And his liberal motto:

His favourite song is Supertramp’s The Logical Song because of the line, ‘Watch what you say/now they’ll be calling you a radical, a liberal, fanatical, criminal’.

“I think,” he grins, “that’s the company that liberals should be in, the radicals, the fanaticals – maybe not the criminals. But liberalism shouldn’t be about the safe option, it should always be a risky thing to take on.”

I can’t see a link online to the full interview yet — please do post in the comments if you find it.

* Stephen was Editor (and Co-Editor) of Liberal Democrat Voice from 2007 to 2015, and writes at The Collected Stephen Tall.

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  • Matthew Huntbach 31st Oct '12 - 10:59am

    OK, but I am concerned that “risky thing to take on”, like “thinking the unthinkable”, always seems to be something outrageously economic right-wing, it is never balanced by taking a position which is surprisingly leftwards in political terms. So I’m afraid that I see these comments as yet more softening us up to giving on to the demands of the wealthy in our society that we defend their privileges at the expense of everyone else because all wealth is created and owned by superior human beings without whom we could not exist.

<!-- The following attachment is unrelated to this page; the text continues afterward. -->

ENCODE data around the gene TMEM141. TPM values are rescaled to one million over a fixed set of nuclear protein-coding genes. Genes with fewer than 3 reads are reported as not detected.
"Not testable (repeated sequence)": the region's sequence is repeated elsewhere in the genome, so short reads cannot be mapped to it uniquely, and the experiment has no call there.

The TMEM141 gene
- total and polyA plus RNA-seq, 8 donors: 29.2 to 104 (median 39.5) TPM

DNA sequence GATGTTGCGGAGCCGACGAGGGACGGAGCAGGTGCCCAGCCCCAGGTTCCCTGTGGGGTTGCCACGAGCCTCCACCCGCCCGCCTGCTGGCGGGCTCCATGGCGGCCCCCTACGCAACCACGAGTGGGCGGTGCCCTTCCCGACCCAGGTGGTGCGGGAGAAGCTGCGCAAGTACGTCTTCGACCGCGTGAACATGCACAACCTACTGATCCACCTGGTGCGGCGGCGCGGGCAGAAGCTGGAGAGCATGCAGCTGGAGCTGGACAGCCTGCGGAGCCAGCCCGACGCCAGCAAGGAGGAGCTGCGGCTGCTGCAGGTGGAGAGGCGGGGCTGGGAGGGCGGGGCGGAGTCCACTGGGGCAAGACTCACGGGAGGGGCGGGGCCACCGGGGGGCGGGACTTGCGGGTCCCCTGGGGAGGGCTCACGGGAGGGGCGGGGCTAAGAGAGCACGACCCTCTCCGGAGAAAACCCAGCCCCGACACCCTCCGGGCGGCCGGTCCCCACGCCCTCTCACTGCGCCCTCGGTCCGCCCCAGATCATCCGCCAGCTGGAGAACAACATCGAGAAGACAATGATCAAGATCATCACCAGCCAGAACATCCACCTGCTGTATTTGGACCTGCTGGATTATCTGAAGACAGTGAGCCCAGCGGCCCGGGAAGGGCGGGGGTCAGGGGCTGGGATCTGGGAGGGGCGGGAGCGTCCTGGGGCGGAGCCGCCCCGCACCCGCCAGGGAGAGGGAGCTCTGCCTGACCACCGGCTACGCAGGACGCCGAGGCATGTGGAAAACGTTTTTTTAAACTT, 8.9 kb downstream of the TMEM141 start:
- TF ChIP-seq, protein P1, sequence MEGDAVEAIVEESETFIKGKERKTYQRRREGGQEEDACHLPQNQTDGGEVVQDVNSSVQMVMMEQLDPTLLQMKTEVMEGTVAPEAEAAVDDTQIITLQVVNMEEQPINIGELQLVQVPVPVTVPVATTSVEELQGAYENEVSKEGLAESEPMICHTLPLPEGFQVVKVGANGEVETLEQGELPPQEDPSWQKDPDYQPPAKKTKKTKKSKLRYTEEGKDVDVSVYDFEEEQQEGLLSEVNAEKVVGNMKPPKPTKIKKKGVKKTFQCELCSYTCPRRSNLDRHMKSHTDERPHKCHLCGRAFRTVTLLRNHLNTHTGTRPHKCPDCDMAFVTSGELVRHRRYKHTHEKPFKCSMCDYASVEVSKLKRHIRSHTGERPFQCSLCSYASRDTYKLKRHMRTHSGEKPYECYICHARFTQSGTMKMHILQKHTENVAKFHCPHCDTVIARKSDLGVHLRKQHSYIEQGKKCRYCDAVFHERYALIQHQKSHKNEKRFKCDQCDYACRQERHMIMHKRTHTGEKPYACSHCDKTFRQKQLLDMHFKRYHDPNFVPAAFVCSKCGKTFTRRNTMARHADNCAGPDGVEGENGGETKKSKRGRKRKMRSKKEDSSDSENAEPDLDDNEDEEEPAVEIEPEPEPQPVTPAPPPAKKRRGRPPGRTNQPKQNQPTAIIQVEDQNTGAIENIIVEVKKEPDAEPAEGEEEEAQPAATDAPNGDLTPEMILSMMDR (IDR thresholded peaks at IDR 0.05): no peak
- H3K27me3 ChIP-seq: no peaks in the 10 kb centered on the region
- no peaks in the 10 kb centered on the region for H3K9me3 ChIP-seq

• Roger Hodgson, co-founder of Supertramp, is the singer/songwriter of the classic, “The Logical Song.” Roger gave us the majority of the band’s greatest hits to include not only The Logical Song but also Breakfast in America, Take the Long Way Home, Give a Little Bit, Dreamer, Give a Little Bit, School, It’s Raining Again, Fool’s Overture, and so many more! Many people don’t realize that although Roger and Supertramp’s other co-founder shared writing credit, they actually wrote and composed separately with each singing their own respective songs.

    I had the great fortune of seeing Roger in Liverpool at the Phil last year and he’s coming back for a tour of the UK in May 2013! Do not miss Roger’s show. His band is fantastic and Roger’s voice sounds even better today than on my Supertramp vinyls. His shows are a slice of heaven and the feel-good feelings one takes away last for days, if not weeks. I am going to take an extended holiday and try to catch as many shows as possible on Roger’s UK tour. He’s that good. I saw all of the tour details on his Facebook page – http://www.facebook.com/RogerHodgsonOfficial. See you there!

  • Caron Lindsay Caron Lindsay 31st Oct '12 - 2:16pm

    Matthew, Alistair Carmichael is as far from a right winger as you could get . I would never associate him with the mindset you suggest.

  • Matthew Huntbach 1st Nov '12 - 12:25pm

    Caron Lindsay

    Matthew, Alistair Carmichael is as far from a right winger as you could get . I would never associate him with the mindset you suggest.

    I’ve no idea what his politics are (I mean in terms of the internal dimensions of the LibDems), and actually it isn’t the job of a Whip to have politics – the best whips are those who put their own internal party politics aside. However, my concern is that the forces pushing our party to the right – and I believe to destruction – are pervasive, they seem to come up all over the place, sometimes in arguing here for what used to be pretty much standard Liberal Party position I feel myself as a sort of embattled defender against hordes of attackers. This does leave one feeling rather cynical and I’m afraid, yes, slogans like the sort used here ARE being used within the party as part of the push by some at the top to move it rightwards.